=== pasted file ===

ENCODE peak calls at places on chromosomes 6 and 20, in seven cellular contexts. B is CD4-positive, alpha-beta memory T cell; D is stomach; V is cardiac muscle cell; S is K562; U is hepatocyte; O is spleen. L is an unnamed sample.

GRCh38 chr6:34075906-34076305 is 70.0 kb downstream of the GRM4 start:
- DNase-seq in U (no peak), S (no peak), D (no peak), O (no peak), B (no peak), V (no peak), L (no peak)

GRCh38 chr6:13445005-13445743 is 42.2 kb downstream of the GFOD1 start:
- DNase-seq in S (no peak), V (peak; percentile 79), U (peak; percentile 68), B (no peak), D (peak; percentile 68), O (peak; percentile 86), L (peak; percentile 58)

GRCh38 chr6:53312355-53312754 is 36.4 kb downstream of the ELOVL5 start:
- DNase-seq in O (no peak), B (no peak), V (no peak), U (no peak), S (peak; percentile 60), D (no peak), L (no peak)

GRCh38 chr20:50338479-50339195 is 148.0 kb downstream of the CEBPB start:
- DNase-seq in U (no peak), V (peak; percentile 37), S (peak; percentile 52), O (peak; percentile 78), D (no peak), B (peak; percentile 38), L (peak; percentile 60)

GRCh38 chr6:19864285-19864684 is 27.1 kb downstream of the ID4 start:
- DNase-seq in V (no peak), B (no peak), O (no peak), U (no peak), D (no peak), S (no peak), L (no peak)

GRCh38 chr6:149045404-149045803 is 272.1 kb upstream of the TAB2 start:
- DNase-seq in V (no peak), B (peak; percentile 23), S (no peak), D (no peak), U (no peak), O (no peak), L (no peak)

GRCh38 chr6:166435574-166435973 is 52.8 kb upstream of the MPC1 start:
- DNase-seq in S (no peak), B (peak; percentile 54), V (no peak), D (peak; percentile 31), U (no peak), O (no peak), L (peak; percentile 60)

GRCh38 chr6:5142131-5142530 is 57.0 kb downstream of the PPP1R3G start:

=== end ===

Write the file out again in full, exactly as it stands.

ENCODE peak calls at places on chromosomes 6 and 20, in seven cellular contexts. B is CD4-positive, alpha-beta memory T cell; D is stomach; V is cardiac muscle cell; S is K562; U is hepatocyte; O is spleen. L is an unnamed sample.

GRCh38 chr6:34075906-34076305 is 70.0 kb downstream of the GRM4 start:
- DNase-seq in U (no peak), S (no peak), D (no peak), O (no peak), B (no peak), V (no peak), L (no peak)

GRCh38 chr6:13445005-13445743 is 42.2 kb downstream of the GFOD1 start:
- DNase-seq in S (no peak), V (peak; percentile 79), U (peak; percentile 68), B (no peak), D (peak; percentile 68), O (peak; percentile 86), L (peak; percentile 58)

GRCh38 chr6:53312355-53312754 is 36.4 kb downstream of the ELOVL5 start:
- DNase-seq in O (no peak), B (no peak), V (no peak), U (no peak), S (peak; percentile 60), D (no peak), L (no peak)

GRCh38 chr20:50338479-50339195 is 148.0 kb downstream of the CEBPB start:
- DNase-seq in U (no peak), V (peak; percentile 37), S (peak; percentile 52), O (peak; percentile 78), D (no peak), B (peak; percentile 38), L (peak; percentile 60)

GRCh38 chr6:19864285-19864684 is 27.1 kb downstream of the ID4 start:
- DNase-seq in V (no peak), B (no peak), O (no peak), U (no peak), D (no peak), S (no peak), L (no peak)

GRCh38 chr6:149045404-149045803 is 272.1 kb upstream of the TAB2 start:
- DNase-seq in V (no peak), B (peak; percentile 23), S (no peak), D (no peak), U (no peak), O (no peak), L (no peak)

GRCh38 chr6:166435574-166435973 is 52.8 kb upstream of the MPC1 start:
- DNase-seq in S (no peak), B (peak; percentile 54), V (no peak), D (peak; percentile 31), U (no peak), O (no peak), L (peak; percentile 60)

GRCh38 chr6:5142131-5142530 is 57.0 kb downstream of the PPP1R3G start: